To the extent that petitioners' claim is based on the Fourteenth Amendment of the U.S. Constitution, this Court has held that the Fourteenth Amendment does not apply to Federal tax statutes. Labay v. Commissioner [Dec. 30,359], 55 T.C. 6, 14 (1970), affd. per curiam [71-2 USTC ╤ 9712] 450 F.2d 280 (1971). Thus, the Equal Protection and Due Process Clauses of the Fourteenth Amendment do not operate as a limitation on the taxing power of the Federal government. Hamilton v. Commissioner [Dec. 34,528], 68 T.C. 603, 606 (1977).
In general, a Federal tax law is not violative of the Due Process Clause of the Fifth Amendment of the U.S. Constitution unless the statute classifies taxpayers in a manner that is arbitrary and capricious. Hamilton v. Commissioner, supra at 606; Shaffer v. Commissioner [Dec. 50,295(M)], T.C. Memo. 1994-618. Here, petitioners have not shown that section 280A(c)(1) classifies taxpayer in a manner that is arbitrary and capricious. In Hamacher v. Commissioner, supra at 354, the Court recited the background for the enactment of section 280A's restriction upon deduction of home office expenses and pointed out that one of the reasons for the enactment of section 280A was a response by Congress to numerous cases, particularly those decided by this Court, which used a liberal standard to allow deduction of home office expenses that were "appropriate and helpful" to the taxpayer's business under the circumstances. Congress was concerned that, under such a standard, personal, living, and family expenses attributable to the home that are not otherwise deductible were being allowed as deductions. The purpose of section 280A was to restrict what Congress considered too liberal a standard in this area of tax law. The restrictive provisions of section 280A, therefore, apply to all taxpayers. The Court, therefore, rejects petitioners' contention that section 280A(c)(1) violates the Due Process Clause of the Fifth Amendment.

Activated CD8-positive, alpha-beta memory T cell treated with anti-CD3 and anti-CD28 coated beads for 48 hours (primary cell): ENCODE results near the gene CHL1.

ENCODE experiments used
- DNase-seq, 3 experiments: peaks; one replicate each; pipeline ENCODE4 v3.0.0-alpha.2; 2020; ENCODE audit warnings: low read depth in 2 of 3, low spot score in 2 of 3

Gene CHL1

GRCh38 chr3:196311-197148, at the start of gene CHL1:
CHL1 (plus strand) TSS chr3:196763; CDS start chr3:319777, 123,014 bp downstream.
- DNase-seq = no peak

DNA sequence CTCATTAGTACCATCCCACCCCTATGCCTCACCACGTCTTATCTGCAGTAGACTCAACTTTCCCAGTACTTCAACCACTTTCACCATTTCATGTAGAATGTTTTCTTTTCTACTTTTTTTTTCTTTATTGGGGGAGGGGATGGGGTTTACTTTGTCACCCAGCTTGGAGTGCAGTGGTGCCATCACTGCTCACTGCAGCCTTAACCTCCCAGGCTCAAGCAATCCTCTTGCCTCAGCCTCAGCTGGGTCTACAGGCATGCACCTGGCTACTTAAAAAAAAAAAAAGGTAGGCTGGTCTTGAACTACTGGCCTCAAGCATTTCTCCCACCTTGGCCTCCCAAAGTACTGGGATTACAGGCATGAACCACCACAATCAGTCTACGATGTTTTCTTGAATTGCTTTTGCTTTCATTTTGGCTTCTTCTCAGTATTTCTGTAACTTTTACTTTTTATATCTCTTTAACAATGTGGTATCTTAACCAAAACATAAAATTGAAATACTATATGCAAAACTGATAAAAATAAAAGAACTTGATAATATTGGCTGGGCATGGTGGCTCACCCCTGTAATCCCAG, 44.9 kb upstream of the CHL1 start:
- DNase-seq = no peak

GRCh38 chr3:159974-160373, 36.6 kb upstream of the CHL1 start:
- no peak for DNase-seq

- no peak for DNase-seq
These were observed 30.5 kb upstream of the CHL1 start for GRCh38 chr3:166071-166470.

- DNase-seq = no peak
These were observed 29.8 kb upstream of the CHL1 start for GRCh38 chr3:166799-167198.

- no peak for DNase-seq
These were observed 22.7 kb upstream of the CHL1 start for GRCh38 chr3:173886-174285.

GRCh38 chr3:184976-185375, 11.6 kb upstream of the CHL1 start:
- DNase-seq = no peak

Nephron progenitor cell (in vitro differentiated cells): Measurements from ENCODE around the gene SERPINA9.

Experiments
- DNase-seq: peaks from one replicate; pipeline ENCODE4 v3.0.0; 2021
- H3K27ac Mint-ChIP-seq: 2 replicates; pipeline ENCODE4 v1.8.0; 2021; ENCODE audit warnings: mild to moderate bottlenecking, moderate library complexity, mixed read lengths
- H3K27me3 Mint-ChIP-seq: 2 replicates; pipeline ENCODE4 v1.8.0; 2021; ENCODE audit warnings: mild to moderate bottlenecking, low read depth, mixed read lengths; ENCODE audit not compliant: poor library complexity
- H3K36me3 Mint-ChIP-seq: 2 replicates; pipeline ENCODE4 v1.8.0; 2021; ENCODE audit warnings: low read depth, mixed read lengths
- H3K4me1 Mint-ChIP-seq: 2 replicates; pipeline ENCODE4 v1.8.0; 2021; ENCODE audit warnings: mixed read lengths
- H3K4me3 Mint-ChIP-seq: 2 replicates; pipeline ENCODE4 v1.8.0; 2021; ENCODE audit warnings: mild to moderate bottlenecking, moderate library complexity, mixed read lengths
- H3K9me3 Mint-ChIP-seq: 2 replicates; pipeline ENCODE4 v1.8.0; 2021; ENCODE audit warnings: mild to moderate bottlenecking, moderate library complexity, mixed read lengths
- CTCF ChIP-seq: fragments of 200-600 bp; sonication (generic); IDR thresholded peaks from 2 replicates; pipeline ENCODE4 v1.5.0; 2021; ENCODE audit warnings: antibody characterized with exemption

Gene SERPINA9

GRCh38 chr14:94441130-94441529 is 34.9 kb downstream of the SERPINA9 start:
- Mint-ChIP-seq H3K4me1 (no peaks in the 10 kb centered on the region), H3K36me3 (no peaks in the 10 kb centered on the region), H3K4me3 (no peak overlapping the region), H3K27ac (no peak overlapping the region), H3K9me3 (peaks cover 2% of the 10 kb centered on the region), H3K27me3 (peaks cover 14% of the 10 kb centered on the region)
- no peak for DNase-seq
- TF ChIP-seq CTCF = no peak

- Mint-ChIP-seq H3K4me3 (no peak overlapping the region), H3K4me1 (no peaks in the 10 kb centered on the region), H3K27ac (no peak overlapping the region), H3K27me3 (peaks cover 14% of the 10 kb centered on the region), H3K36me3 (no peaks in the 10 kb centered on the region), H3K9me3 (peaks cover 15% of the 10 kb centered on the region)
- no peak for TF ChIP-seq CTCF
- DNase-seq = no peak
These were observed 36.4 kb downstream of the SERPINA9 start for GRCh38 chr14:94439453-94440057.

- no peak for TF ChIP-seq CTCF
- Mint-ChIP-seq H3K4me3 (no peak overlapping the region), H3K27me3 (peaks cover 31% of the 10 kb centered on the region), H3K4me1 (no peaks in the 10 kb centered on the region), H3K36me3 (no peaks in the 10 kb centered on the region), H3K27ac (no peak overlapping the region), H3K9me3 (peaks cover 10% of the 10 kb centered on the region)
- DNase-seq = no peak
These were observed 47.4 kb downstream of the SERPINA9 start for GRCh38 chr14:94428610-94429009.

Respondent determined that petitioners were liable for penalties under section 6662(a) for negligence or disregard of rules or regulations under section 6662(b)(1).
Section 6662(a) provides that, if it is applicable to any portion of an underpayment in taxes, there shall be added to the tax an amount equal to 20 percent of the portion of the underpayment to which section 6662 applies. Under section 6664(c), no penalty shall be imposed under section 6662(a) with respect to any portion of an underpayment if it is shown that there was a reasonable cause for such portion, and that the taxpayer acted in good faith with respect to such portion.
Section 6662(b)(1) provides that section 6662 shall apply to any underpayment attributable to negligence or disregard of rules or regulations. Section 6662(c) provides that the term "negligence" includes any failure to make a reasonable attempt to comply with the provisions of the Internal Revenue laws, and the term "disregard" includes any careless, reckless, or intentional disregard of rules or regulations. Negligence is the lack of due care or failure to do what a reasonable and ordinarily prudent person would do under the circumstances. Neely v. Commissioner [Dec. 42,540], 85 T.C. 934, 947 (1985). It is well established that the taxpayer bears the burden of proof on this issue. Bixby v. Commissioner [Dec. 31,493], 58 T.C. 757, 791 (1972).
Petitioners have not met their burden of proof on this issue. Section 280A(c)(1) explicitly provides that the deduction for home office expenses applies only to a portion of a home used exclusively for a trade or business. Such expenses are not allowed if the portion of the home is used for any nonqualifying purpose. Several cases have interpreted section 280A(c)(1) in this manner and have elaborated on differing factual situations that, in some instances, met the standards of section 280A and, in other cases, did not satisfy those standards. Petitioners did not show any reasonable cause as to how and why their factual situation was such that their expenses should be allowed. The Court, therefore, sustains respondent on this issue.
Decision will be entered for respondent.